pm.max_requests is not specific to any Process Manager (
pm) mode. Its benefits are to respawn worker processes after the specified amount of requests they handle individually.
It could avoid memory leaks in extreme cases, but usually it just frees up memory allocations accumulated when memory-hungry scripts were executed. Memory allocations pile up and the total amount of memory allocated grows, but is only freed on exit (thus when respawn).
As you put it, you seem not to have activated
pm.max_requests when using
pm static. You should have seen a difference, and certainly more than a flat line.
pm dynamic has the added benefit of stopping workers depending on the number of idle processes amongst them (
pm.max_spare_servers), which are a kind of a metric measuring instant load. Stopping useless processes frees the associated allocated memory at the cost of process handling (CPU), which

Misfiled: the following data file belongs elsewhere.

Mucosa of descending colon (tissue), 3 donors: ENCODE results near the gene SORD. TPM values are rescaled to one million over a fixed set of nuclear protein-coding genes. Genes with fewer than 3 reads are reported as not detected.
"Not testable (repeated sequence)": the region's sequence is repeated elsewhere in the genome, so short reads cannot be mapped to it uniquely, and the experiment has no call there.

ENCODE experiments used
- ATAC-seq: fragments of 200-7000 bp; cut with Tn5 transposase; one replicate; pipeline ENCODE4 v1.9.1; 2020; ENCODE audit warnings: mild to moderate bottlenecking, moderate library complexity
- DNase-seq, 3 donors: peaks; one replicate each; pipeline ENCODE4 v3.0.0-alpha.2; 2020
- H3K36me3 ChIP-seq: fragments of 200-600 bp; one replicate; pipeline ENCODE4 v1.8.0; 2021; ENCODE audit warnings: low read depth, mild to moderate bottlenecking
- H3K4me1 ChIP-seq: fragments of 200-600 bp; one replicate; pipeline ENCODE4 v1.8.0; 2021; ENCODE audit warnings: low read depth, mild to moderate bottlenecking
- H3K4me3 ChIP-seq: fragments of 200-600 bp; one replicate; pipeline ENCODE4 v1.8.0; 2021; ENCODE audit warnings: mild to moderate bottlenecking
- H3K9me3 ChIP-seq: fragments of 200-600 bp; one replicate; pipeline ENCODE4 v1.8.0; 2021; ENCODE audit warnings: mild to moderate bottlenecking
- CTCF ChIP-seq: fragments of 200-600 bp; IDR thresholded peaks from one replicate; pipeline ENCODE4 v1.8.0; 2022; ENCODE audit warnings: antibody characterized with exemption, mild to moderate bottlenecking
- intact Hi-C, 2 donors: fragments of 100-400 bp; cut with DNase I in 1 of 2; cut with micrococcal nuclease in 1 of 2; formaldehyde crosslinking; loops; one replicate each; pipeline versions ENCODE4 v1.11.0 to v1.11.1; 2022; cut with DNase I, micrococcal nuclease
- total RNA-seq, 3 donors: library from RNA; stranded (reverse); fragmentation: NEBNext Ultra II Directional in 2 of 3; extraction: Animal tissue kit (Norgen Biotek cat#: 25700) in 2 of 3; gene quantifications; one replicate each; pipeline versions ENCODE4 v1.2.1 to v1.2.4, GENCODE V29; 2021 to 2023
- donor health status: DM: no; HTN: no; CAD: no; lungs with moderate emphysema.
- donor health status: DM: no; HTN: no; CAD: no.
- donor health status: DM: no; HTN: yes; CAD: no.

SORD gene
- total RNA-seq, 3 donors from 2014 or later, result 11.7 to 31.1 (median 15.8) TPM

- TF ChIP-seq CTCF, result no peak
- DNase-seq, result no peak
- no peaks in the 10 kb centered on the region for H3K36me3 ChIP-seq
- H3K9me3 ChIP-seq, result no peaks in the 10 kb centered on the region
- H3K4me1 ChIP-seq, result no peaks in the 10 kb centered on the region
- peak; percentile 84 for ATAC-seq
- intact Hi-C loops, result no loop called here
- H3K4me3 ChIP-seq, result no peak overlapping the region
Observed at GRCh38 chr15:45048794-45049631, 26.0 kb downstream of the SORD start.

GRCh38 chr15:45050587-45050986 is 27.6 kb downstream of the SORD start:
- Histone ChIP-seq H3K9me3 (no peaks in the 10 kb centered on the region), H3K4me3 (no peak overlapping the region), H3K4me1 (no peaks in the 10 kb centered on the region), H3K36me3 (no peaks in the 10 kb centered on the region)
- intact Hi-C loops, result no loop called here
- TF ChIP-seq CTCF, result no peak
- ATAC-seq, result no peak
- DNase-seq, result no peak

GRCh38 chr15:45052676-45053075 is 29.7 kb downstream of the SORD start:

pm.min_spare_servers counteracts ensuring a safety cushion in case of spikes, maintaining idle workers ready to process requests.
Now, if you really are looking after your memory,
pm ondemand is more aggressive, (de)spawning processes as (not) needed (anymore). This mode is the closest to the edge, since it won't absorb spikes as well as
pm dynamic, but it is the leanest on memory consumption (with the counterpart of using more CPU for process management purposes).
Memory allocations stack up for any worker process. If a particular request was memory-hungry, it will top the processing worker memory allocation, and this won't be freed until the process stops.
pm.max_requests to recycle processes, whatever mode you use.
pm.dynamic will recycle processes on another criterion which is load, and will kill processes when too much of them are idling. Having a higher processes turnover is more likely to prevent them being too much memory-hungry, at the cost of more CPU cycles used for processes management.